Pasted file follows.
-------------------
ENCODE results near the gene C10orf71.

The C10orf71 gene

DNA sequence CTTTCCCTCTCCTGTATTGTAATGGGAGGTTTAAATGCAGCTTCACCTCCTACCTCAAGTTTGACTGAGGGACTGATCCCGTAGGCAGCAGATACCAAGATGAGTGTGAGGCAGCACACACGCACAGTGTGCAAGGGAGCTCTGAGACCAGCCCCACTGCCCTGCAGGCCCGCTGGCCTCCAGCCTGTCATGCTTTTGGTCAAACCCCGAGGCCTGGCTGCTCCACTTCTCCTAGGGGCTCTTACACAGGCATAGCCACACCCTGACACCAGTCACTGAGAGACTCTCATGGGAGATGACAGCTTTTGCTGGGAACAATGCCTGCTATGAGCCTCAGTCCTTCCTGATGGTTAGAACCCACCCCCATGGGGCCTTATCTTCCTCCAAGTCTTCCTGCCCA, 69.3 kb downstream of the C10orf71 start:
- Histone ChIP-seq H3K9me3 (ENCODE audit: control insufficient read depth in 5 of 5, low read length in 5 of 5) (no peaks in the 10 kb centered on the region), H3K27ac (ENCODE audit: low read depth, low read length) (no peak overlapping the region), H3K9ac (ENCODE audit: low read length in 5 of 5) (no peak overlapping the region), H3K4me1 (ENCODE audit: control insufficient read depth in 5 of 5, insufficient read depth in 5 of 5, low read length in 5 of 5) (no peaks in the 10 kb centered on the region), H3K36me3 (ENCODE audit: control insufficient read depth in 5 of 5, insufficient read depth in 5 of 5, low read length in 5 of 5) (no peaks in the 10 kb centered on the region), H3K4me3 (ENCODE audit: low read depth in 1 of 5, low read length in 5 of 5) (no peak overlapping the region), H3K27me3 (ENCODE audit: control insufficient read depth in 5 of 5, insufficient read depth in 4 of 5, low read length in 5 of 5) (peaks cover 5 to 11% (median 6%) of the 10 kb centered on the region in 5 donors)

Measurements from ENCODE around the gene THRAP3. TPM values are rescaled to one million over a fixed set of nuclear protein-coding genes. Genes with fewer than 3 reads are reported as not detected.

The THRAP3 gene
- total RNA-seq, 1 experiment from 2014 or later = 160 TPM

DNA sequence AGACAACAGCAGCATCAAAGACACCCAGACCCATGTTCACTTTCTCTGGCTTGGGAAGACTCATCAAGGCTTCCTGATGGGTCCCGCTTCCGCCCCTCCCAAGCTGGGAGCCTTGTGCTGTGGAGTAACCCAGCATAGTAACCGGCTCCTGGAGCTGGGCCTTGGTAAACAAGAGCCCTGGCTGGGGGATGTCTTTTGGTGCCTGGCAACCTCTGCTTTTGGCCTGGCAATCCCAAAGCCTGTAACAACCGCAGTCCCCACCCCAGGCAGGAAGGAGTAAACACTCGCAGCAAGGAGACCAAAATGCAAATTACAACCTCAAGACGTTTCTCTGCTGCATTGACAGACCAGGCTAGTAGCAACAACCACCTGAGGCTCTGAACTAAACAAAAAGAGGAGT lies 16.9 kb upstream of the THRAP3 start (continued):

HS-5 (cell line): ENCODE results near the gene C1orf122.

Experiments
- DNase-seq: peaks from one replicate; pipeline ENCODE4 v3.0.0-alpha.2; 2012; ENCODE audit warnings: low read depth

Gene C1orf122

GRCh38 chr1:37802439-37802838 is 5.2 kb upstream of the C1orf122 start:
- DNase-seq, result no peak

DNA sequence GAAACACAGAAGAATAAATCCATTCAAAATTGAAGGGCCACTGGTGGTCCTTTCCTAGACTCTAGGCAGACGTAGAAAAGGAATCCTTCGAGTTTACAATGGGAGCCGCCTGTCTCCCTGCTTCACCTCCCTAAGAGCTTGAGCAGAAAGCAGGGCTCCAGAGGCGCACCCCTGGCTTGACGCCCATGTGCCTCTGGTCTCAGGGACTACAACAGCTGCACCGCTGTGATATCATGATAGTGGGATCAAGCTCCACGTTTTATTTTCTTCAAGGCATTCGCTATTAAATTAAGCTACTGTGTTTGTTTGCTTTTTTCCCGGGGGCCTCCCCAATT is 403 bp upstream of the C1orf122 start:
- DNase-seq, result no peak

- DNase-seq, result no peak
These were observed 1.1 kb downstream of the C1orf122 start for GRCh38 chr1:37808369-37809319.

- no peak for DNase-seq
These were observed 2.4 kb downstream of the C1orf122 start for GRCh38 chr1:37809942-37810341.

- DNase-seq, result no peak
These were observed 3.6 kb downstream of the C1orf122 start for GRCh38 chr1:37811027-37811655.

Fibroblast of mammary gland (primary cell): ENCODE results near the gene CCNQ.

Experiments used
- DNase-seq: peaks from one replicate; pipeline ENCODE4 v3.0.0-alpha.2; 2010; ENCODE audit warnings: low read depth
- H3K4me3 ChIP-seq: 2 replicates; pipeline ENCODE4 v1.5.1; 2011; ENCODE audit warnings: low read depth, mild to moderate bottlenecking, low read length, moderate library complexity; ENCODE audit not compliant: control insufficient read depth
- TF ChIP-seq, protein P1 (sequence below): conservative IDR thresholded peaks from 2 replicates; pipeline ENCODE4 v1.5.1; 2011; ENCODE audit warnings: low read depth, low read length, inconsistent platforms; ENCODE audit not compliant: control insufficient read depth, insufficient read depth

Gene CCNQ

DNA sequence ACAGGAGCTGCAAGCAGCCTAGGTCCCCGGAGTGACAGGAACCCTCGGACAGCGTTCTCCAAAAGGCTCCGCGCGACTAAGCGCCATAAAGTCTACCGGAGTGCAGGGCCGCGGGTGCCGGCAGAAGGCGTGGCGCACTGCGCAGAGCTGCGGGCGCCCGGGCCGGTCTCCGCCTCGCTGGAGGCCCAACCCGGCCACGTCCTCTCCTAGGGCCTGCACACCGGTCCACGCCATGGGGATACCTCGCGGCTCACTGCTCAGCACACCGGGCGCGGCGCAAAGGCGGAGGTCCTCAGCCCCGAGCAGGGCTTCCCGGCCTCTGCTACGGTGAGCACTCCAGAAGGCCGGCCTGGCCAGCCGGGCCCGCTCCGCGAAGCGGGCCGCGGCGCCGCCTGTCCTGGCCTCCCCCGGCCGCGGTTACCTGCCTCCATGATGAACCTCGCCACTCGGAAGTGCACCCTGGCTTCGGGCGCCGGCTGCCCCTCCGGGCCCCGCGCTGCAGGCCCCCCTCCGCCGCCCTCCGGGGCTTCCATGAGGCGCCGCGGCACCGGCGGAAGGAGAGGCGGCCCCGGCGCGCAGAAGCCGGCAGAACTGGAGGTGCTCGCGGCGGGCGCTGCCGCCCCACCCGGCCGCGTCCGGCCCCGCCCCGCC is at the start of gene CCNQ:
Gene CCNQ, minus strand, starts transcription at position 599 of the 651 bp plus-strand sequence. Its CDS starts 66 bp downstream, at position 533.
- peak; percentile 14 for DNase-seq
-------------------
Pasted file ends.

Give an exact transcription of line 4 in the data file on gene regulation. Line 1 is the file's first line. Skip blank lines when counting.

- Histone ChIP-seq H3K9me3 (ENCODE audit: control insufficient read depth in 5 of 5, low read length in 5 of 5) (no peaks in the 10 kb centered on the region), H3K27ac (ENCODE audit: low read depth, low read length) (no peak overlapping the region), H3K9ac (ENCODE audit: low read length in 5 of 5) (no peak overlapping the region), H3K4me1 (ENCODE audit: control insufficient read depth in 5 of 5, insufficient read depth in 5 of 5, low read length in 5 of 5) (no peaks in the 10 kb centered on the region), H3K36me3 (ENCODE audit: control insufficient read depth in 5 of 5, insufficient read depth in 5 of 5, low read length in 5 of 5) (no peaks in the 10 kb centered on the region), H3K4me3 (ENCODE audit: low read depth in 1 of 5, low read length in 5 of 5) (no peak overlapping the region), H3K27me3 (ENCODE audit: control insufficient read depth in 5 of 5, insufficient read depth in 4 of 5, low read length in 5 of 5) (peaks cover 5 to 11% (median 6%) of the 10 kb centered on the region in 5 donors)